- While Zagreb celebrates the day as a victorious moment of liberation, Belgrade mourns the hundreds of ethnic Serbs who were killed and the more than 200,000 who fled Croatia in the aftermath.
KNIN: Croatia's top ethnic Serb official joined a ceremony Wednesday marking the 25th anniversary of a military victory that ended the country's independence war, setting a rare tone of reconciliation on a day normally charged with tension.
Deputy Prime Minister Boris Milosevic is the first ethnic Serb political representative to attend the annual memorial for "Operation Storm" offensive, in which Croatian troops recaptured territory held by rebel Serbs during the 1991-95 independence war.
While Zagreb celebrates the day as a victorious moment of liberation, Belgrade mourns the hundreds of ethnic Serbs who were killed and the more than 200,000 who fled Croatia in the aftermath.
In Croatia this year, an olive branch was extended as the Serb minister joined other top officials during a wreath-laying ceremony in Knin.
"We mourn all the victims, especially civilians, and not only Croatians, but also Serbs and all the others," Croatia's conservative Prime Minister Andrej Plenkovic said in an address.
"The legitimate right to defence is not and cannot be an excuse for wrongdoing," he added, calling war crimes committed by Croatian forces an "ugly scar on the just face" of the 1990s war.
Deputy Prime Minister Milosevic, whose grandmother was killed in the wake of the offensive, welcomed the "messages of peace and reconciliation".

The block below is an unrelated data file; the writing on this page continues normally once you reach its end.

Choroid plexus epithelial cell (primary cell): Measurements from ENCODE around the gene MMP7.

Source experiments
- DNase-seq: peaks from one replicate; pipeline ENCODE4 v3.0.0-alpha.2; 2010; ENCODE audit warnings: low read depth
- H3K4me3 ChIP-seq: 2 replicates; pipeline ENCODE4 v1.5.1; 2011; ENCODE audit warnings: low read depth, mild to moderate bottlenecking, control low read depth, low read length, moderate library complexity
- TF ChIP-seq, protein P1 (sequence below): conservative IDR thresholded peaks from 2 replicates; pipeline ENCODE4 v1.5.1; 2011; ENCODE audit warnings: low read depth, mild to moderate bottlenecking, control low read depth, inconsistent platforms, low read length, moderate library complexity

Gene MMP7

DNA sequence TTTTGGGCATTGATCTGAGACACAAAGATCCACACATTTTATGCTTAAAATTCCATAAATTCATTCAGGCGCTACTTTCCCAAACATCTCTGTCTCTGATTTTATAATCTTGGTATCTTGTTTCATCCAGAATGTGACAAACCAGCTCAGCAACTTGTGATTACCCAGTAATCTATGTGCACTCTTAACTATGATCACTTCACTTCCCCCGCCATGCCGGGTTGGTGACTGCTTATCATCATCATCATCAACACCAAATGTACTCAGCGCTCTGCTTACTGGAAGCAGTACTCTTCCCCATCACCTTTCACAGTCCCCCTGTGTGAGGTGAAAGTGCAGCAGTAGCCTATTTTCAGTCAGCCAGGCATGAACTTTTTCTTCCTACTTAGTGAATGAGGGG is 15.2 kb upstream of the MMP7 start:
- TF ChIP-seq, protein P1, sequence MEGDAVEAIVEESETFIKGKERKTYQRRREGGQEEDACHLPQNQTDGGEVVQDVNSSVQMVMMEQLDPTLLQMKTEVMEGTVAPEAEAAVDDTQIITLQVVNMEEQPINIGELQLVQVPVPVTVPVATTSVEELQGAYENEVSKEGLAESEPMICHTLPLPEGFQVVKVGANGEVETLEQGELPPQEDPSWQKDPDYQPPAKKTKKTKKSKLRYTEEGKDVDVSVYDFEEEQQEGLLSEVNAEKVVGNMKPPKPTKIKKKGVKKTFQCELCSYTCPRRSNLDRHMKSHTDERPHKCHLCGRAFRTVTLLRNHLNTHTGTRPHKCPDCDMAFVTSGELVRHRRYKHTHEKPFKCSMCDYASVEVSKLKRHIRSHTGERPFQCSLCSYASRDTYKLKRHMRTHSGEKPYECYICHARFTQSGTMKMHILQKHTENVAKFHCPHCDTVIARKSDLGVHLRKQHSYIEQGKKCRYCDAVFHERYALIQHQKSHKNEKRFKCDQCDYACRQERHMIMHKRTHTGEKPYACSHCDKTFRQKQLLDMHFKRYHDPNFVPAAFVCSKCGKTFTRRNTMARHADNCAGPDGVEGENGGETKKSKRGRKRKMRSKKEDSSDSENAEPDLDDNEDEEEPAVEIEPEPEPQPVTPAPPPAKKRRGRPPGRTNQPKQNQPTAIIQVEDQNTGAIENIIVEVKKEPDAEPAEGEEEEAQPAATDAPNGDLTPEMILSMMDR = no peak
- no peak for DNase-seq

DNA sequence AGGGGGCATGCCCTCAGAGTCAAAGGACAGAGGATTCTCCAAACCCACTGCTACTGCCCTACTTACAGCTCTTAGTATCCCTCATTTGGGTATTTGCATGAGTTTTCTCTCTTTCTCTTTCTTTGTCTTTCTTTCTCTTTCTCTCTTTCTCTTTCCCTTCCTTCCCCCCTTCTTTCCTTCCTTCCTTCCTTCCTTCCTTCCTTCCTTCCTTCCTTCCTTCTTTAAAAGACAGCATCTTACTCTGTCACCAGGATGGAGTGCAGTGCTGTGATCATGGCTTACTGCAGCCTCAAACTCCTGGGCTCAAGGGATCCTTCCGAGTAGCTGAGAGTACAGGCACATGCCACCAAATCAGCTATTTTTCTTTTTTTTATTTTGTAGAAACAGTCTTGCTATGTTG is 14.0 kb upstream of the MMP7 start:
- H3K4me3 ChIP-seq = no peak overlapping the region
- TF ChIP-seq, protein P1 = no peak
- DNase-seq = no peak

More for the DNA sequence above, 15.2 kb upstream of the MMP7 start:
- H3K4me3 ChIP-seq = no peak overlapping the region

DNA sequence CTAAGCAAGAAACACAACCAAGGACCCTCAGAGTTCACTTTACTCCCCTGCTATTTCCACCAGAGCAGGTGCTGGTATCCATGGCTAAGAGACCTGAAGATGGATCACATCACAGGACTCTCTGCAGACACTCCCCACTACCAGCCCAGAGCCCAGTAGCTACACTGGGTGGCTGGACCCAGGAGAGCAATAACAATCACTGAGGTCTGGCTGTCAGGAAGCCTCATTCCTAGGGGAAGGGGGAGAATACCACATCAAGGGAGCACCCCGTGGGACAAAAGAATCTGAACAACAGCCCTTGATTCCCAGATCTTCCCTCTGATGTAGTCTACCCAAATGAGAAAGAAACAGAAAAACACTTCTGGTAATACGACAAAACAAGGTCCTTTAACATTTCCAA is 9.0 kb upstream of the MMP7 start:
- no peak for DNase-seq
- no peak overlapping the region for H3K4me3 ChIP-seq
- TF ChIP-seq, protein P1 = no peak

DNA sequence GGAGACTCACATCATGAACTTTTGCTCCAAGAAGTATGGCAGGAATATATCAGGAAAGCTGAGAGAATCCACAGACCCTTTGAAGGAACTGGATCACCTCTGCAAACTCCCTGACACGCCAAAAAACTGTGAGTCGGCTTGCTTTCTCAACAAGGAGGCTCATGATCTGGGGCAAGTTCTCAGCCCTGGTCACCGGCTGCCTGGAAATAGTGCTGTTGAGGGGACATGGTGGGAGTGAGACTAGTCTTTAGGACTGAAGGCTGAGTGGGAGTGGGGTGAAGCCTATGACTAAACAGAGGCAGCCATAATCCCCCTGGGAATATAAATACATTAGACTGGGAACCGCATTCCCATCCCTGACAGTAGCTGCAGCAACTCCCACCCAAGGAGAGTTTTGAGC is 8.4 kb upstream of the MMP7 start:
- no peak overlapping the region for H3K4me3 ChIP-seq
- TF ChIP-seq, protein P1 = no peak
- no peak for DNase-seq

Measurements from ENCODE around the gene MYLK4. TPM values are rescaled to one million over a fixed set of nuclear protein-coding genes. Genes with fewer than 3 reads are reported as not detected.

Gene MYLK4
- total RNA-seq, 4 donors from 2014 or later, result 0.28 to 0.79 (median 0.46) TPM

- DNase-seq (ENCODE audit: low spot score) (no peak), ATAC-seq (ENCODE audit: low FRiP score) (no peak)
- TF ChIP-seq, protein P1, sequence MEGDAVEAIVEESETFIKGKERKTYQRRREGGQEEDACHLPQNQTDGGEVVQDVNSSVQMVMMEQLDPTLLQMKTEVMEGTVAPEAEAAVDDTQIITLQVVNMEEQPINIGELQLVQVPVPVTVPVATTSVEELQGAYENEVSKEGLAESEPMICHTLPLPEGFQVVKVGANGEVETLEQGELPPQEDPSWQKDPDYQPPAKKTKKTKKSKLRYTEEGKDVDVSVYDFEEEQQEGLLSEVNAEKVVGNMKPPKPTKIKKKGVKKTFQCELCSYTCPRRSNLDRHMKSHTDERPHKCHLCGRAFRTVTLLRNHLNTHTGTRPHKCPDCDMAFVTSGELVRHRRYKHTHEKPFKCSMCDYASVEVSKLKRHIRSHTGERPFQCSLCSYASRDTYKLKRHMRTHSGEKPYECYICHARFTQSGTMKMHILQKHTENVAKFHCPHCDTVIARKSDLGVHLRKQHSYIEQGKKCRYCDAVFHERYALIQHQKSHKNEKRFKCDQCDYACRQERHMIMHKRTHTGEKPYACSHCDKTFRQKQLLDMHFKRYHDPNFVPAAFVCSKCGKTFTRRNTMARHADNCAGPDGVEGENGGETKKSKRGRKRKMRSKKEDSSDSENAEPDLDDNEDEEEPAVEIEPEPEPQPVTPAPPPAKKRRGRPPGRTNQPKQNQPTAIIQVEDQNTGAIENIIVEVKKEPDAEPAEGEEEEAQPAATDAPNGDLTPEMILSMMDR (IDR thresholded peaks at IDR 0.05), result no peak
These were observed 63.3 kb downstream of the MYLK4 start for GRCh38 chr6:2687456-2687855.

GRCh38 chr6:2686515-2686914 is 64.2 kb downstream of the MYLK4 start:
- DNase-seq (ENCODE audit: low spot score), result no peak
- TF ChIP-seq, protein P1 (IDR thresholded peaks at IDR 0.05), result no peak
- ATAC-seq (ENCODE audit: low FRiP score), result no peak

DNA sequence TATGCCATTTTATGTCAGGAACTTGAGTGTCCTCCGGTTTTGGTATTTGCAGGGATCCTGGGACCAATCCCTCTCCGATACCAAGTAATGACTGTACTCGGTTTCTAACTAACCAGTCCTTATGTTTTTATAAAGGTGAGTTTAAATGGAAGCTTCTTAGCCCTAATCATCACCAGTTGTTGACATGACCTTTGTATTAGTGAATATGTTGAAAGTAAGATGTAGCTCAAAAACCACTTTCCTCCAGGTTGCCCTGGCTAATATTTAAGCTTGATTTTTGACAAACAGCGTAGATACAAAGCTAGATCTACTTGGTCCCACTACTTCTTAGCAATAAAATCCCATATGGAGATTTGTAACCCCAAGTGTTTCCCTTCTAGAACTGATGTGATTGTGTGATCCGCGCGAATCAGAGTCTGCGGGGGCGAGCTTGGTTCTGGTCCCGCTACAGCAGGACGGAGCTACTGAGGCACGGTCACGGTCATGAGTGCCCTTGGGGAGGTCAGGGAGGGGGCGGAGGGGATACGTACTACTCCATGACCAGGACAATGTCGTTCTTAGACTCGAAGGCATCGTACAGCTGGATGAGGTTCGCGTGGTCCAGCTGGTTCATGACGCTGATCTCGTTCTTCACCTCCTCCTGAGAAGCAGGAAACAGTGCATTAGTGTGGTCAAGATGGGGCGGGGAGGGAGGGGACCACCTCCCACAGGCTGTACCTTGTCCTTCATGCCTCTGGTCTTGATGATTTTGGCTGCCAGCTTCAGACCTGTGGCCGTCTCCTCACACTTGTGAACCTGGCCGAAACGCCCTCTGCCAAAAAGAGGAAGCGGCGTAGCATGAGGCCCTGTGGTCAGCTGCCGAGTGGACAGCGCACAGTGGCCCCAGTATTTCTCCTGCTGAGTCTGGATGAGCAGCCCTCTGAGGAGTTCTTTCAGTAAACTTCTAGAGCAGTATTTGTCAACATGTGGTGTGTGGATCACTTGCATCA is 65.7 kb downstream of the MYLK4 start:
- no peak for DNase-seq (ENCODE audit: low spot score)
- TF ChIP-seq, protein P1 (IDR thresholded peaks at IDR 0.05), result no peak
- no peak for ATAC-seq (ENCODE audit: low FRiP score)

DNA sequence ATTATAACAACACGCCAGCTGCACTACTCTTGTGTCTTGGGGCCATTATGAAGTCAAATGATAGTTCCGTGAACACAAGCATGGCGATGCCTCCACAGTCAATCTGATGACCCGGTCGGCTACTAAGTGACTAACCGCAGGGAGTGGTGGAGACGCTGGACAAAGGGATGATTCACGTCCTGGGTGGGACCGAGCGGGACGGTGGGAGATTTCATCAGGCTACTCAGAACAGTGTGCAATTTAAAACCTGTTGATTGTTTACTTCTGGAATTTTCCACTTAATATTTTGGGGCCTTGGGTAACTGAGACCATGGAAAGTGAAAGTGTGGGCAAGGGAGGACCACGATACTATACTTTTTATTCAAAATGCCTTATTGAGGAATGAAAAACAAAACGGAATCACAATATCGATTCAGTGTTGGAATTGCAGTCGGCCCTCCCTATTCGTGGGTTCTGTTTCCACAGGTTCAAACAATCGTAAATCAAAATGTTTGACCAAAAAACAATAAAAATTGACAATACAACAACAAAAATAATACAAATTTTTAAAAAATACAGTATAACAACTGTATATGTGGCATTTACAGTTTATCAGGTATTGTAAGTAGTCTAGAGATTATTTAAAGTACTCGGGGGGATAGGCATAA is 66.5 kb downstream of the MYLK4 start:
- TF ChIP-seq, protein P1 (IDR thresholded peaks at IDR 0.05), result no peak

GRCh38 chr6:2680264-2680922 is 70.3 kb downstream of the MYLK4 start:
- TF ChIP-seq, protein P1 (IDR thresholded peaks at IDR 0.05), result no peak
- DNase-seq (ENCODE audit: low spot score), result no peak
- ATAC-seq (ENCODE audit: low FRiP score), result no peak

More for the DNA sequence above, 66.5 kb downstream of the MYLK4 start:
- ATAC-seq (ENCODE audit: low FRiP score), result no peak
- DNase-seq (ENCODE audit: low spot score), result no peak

"I believe that this is the first step," Milosevic, a member of Croatia's main ethnic Serb party, told reporters.
The gesture was symbolic of the Croatian government's pledge to improve still fragile relations with ethnic Serbs, who make up some 4.5 percent of the country's 4.2 million population.
Yet Milosevic's presence in Knin was met with backlash across the border in Serbia, where pro-government tabloids attacked the Serb politician as "shameless".
"We do not want to celebrate the tragedy of the Serbian people and Serbia will never accept humiliation," Serbian President Aleksandar Vucic said at the country's own memorial service Tuesday evening, held on a bridge that was crossed by the hundreds of thousands of Serb refugees who fled Croatia after Operation Storm.
The war was sparked by Croatia's proclamation of independence from Yugoslavia in 1991, which was opposed by Serb rebels.
Politically and militarily backed by Belgrade, the rebels occupied one-third of Croatia's territory, forcing more than 500,000 Croatians and other non-Serbs to flee.
On August 4, 1995, Zagreb launched Operation Storm, recapturing the rebel-held lands in an 84-hour offensive.
The assault effectively ended the war that claimed some 20,000 lives.
Hundreds of mostly elderly Serb civilians were killed in the aftermath, while more than 200,000 others fled to Serbia and Bosnia as their property was looted, seized or burned down.
In another symbolic move, Croatia's Defence Minister Tomo Medved has agreed to attend a commemoration later this month in a village where six Serb civilians were killed by Croatian forces after the operation.